News Release

$9.42M federal agreement aims to develop non-invasive methods of detecting and preventing radiation exposures

Major federal research initiative has broad implications in clinical care, space exploration and occupational exposures

Grant and Award Announcement

Ohio State University Wexner Medical Center

COLUMBUS, Ohio – Researchers with The Ohio State University Comprehensive Cancer Center – Arthur G. James Cancer Hospital and Richard J. Solove Research Institute (OSUCCC – James) have entered a federal cooperative agreement, valued up to $9.42 million, that will help them further develop Ohio State’s biodosimetry technology to discover noninvasive biomarkers for radiation exposure – work that will have national security applications. 

Naduparambil Jacob of the OSUCCC – James serves as principal investigator of this research effort in partnership with the Intelligence Advanced Research Projects Activity (IARPA), an organization within the Office of the Director of National Intelligence.

The agreement aligns with the IARPA’s stated mission to “push the boundaries of science to develop solutions that empower the intelligence community to do its work better and more efficiently for national security.” 

This new research cooperative agreement is organized through the IARPA’s Targeted Evaluation of Ionizing Radiation Exposure (IARPA – TEI-REX) program and includes four prime awardees, with Jacob serving as principal investigator of the OSU led program, where Battelle Memorial Institute is a sub-awardee.

“This work is particularly important because of the possible major health consequences of radiation exposure, including cancer and other illnesses,” said Jacob, an associate professor in the Department of Radiation Oncology at The Ohio State University College of Medicine and a member of the OSUCCC – James Translational Therapeutics Research Program.

“Being able to determine the amount and range of exposure would help clinicians more quickly and accurately mitigate the short- and long-term effects of cumulative radiation exposure,” said Jacob.  

Under Jacob’s leadership, the OSUCCC – James team will work to develop rapid and accurate radiation biodosimetry solutions to human radiation exposure based on biomarkers that are detectable in skin and hair and that can be collected non-invasively.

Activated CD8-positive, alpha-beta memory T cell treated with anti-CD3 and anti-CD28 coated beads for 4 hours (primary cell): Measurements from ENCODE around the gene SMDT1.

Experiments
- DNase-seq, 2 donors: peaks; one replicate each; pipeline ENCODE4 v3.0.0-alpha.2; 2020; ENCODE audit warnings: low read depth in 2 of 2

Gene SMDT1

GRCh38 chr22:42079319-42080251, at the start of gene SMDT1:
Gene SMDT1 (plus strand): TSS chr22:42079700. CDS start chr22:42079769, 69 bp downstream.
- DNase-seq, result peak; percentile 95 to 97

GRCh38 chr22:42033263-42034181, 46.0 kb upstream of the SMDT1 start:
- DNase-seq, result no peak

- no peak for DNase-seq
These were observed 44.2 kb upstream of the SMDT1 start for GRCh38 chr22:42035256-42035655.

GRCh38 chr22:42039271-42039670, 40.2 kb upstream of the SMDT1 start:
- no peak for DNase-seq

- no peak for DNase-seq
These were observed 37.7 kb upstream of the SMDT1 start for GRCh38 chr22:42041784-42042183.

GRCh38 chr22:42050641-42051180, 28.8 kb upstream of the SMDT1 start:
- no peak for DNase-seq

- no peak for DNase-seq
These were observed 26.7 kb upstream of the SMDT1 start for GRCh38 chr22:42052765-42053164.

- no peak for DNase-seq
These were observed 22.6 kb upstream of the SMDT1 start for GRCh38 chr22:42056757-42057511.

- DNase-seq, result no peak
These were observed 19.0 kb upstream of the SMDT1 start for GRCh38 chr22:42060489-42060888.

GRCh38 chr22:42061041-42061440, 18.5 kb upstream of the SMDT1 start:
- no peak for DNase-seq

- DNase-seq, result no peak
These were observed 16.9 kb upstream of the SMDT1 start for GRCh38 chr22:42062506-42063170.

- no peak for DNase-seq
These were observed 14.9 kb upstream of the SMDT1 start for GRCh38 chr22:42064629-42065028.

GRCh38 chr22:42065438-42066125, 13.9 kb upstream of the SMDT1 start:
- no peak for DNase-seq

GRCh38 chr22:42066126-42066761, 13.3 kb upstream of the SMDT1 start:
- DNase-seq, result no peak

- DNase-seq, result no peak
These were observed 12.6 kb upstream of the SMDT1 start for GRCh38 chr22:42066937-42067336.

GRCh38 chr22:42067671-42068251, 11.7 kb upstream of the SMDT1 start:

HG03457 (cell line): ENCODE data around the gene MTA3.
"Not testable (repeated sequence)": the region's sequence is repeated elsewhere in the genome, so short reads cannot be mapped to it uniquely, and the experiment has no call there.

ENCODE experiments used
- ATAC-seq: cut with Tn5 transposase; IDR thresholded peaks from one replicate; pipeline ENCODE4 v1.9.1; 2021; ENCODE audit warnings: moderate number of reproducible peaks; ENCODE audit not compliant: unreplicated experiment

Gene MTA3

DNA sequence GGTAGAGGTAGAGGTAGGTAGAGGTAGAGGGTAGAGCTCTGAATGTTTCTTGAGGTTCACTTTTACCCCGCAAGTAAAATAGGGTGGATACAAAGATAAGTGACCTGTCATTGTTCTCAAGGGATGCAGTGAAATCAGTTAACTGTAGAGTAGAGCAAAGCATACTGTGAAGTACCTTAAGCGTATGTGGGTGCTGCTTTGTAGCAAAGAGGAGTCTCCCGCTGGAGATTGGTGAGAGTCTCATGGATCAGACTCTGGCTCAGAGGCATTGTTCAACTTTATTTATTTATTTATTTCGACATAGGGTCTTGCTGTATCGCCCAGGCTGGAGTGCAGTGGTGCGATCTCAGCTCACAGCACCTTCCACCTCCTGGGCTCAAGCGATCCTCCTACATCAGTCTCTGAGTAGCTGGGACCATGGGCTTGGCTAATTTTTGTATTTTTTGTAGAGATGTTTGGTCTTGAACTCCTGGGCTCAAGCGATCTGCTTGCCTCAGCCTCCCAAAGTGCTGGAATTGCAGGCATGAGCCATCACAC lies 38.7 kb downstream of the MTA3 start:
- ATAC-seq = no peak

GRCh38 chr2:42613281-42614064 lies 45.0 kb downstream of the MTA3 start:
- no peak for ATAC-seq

The project expands upon ongoing efforts by OSUCCC – James scientists to develop blood biomarker-based mechanisms for early detection of acute radiation syndromes and delayed effects. 

In 2020, Jacob and colleagues published data demonstrating the effectiveness of a novel miRNA-based biodosimetry test devised to quickly diagnose radiation sickness based on biomarkers measured through a single drop of blood. This test was selected by NASA to help develop space exploration capabilities under Project Polaris, an initiative designed to meet the challenges of sending humans back to the moon and to Mars. 

Expanding research in radiation exposure

This new collaborative research effort is aimed at developing a non-invasive method to measure radiation exposure levels rapidly and accurately through biomarkers detectable in skin and hair, which could be especially useful and impactful in military settings.

While previous studies in this area have focused on blood biomarkers, this initiative will explore Raman spectroscopy and mass spectrometry-based methods and changes in the microbiome.

Scientists note that exposure to radiation through unintentional contact with radioactive material (e.g., natural environmental or occupational settings) or through intentional release of a radioactive material (e.g., terrorist attack) could lead to serious health problems.  

“Radioactive contamination released into the environment can take many forms with varying hazard levels. Some exposures may not present visible clinical signs, especially at lower dose range, yet have significant delayed consequences, and early detection and risk assessment would allow timely mitigation,” said Jacob.

Researchers will use specimens collected from laboratory models exposed to X-rays, gamma rays, neutrons, electrons and protons for testing and validation. Specimens from irradiated non-human primates, radiotherapy patients and humans exposed to low-dose X-rays during CT scans will also be evaluated in the study. 

The IARPA funded project will support a multiple disciplinary team with up to 20 personnel from three different colleges within Ohio State and data scientists from Battelle Memorial Institute for the next 42 months.


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